In the summer of 2011, I sat in a tenement-turned-museum in New York City. In the 1930s, an illegal Italian immigrant family lived there. Prior to that, families of Jewish and German origin dominated the immigrant community that called the Lower East Side home. The building, built in 1863, housed large extended families in apartments the size of my living room and had nearly 7,000 working class immigrants call it home over the years. As far as the museum could tell, few of that first generation of tenement dwellers spoke English fluently. When the Lower East Side was a German community, they spoke German. When it became a Jewish community, they spoke Yiddish. And so on. Their children were bilingual, and their grandchildren frequently spoke only English (as is the “predominant pattern” of the third generation).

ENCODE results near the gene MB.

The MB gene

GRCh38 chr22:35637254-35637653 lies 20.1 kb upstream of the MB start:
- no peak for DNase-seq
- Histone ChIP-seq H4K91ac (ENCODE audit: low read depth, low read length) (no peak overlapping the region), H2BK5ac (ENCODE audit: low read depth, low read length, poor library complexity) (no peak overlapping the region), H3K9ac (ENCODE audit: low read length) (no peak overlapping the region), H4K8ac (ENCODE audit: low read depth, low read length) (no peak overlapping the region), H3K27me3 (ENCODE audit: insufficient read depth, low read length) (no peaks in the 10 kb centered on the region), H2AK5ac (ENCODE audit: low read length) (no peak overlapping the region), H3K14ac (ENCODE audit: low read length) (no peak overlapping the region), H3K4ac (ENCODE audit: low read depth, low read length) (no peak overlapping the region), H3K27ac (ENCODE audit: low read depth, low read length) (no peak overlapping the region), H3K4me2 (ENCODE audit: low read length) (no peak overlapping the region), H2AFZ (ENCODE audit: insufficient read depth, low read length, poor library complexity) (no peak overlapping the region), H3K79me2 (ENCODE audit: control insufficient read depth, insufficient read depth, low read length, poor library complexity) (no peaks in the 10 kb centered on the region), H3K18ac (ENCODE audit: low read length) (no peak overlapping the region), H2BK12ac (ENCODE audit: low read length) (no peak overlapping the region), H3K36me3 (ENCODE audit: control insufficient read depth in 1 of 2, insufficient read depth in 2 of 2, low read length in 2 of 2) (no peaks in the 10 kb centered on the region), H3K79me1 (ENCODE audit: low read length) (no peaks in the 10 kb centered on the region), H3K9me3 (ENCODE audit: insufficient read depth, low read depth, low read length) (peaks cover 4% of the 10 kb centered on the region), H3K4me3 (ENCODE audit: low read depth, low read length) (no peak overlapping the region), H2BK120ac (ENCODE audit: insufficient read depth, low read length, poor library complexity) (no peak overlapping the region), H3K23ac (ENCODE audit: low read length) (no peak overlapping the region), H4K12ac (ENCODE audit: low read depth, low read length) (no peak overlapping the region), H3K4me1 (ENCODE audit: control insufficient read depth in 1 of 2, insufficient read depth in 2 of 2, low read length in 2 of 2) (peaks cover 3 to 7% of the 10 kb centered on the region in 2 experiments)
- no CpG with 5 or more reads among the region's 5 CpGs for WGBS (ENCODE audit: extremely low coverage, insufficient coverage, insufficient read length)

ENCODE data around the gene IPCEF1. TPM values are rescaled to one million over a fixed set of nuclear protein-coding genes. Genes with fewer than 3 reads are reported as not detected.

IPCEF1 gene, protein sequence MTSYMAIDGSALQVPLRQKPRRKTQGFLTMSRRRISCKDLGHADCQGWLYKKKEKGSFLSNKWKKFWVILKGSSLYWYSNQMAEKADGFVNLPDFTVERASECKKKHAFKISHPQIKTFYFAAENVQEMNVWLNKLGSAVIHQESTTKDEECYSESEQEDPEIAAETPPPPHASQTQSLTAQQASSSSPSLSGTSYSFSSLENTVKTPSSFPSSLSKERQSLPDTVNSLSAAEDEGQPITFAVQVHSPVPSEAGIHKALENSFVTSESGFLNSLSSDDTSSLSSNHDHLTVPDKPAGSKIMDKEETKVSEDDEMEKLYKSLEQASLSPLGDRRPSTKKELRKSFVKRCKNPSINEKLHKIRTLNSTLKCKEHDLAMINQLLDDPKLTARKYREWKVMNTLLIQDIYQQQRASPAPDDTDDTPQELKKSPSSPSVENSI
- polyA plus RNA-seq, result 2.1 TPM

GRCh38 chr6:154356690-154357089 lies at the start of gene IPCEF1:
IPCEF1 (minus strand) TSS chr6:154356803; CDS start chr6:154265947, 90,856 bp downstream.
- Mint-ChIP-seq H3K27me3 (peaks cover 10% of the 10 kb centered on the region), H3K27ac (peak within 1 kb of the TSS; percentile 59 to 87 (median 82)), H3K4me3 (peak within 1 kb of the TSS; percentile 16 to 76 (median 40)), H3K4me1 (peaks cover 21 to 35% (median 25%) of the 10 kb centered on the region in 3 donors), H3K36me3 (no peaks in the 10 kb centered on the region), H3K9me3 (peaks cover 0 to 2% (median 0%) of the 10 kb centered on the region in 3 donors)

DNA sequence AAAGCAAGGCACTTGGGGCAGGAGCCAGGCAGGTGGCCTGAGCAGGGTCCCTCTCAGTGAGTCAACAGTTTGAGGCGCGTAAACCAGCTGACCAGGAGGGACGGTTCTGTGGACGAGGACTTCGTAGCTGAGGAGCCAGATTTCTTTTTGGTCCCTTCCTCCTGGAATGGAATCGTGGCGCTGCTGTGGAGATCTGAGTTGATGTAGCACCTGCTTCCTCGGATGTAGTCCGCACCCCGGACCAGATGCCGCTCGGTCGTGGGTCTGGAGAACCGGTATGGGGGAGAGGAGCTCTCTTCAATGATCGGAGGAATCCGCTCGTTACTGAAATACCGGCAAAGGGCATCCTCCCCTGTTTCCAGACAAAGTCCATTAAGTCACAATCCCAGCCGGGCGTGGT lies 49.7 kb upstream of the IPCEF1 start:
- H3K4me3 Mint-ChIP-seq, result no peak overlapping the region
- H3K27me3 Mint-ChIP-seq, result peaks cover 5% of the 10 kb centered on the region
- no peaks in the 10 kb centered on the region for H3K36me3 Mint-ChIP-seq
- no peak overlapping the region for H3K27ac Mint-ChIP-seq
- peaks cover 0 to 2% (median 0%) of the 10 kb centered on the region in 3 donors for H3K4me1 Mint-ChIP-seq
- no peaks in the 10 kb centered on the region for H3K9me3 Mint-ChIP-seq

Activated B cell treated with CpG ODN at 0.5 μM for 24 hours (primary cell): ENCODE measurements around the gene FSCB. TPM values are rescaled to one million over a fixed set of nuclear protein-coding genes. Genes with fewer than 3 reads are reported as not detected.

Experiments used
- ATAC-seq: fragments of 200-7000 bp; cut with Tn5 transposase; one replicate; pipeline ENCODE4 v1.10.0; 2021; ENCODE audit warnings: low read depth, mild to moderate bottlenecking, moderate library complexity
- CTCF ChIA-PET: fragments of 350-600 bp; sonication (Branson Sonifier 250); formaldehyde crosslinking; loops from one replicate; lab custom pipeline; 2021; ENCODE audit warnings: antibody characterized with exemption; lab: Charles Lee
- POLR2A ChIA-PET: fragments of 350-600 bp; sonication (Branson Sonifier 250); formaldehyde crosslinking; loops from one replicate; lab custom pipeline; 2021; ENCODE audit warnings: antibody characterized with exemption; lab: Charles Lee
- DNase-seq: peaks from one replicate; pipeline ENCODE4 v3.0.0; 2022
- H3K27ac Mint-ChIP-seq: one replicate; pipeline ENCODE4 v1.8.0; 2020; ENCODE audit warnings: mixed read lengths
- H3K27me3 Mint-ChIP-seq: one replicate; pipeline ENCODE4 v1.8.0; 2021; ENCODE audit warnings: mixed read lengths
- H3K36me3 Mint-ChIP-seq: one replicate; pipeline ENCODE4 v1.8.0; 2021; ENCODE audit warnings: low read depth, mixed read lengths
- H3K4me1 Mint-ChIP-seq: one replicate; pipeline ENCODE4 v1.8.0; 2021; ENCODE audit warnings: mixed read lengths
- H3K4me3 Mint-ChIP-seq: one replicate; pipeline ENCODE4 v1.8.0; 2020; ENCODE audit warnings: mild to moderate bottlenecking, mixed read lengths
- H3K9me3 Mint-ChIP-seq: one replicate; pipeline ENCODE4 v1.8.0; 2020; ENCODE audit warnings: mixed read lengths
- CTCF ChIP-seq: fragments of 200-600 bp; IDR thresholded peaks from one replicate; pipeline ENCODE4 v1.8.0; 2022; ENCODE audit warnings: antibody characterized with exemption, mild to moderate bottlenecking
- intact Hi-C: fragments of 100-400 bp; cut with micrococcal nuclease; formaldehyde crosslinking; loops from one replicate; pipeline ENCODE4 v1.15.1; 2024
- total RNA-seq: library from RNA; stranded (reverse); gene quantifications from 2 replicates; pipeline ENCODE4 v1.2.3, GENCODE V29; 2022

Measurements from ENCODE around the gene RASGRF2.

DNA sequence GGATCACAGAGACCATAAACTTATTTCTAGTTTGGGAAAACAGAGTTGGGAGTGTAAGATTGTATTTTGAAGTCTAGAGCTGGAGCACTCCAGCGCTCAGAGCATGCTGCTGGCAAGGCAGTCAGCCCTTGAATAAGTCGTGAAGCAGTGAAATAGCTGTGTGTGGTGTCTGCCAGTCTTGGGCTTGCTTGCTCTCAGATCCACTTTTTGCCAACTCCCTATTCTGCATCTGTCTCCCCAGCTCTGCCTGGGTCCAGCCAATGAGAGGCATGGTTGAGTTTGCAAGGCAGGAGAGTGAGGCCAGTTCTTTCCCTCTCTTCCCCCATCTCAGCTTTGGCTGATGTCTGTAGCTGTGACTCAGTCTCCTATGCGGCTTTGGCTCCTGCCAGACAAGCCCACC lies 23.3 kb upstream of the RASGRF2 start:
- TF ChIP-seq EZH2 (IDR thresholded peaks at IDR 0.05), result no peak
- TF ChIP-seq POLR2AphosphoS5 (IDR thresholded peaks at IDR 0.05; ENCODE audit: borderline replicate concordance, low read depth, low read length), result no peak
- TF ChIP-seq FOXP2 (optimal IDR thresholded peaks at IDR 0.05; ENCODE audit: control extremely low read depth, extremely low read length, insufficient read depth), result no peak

This visit is burned into my memory due to an exchange between my fellow museum visitors and the tour guide. The individuals on the tour with me were themselves grandchildren of the Jewish immigrants who lived in the very neighborhood profiled by the museum. When they were asked what was different about today’s immigrants, the descendents of the Lower East Side cited that Hispanics “live in their own communities” and “don’t bother to learn English.” This attitude is advanced by conservative political scientist, Samuel Huntington, who argued in his last work that the current influx of Spanish immigrants would culturally and linguistically divide the United States. “In this new era,” Huntington argued, “the single most immediate and most serious challenge to America’s traditional identity comes from the immense and continuing immigration from Latin America, especially from Mexico, and the fertility rates of these immigrants…” (Huntington, 2004). These defensive views place the Hispanic immigrant as inherently opposed to American culture. The linguistic component of this nativist stance is a particularly interesting in light of recent research which suggests the influence of the presence of Spanish is divided down party lines.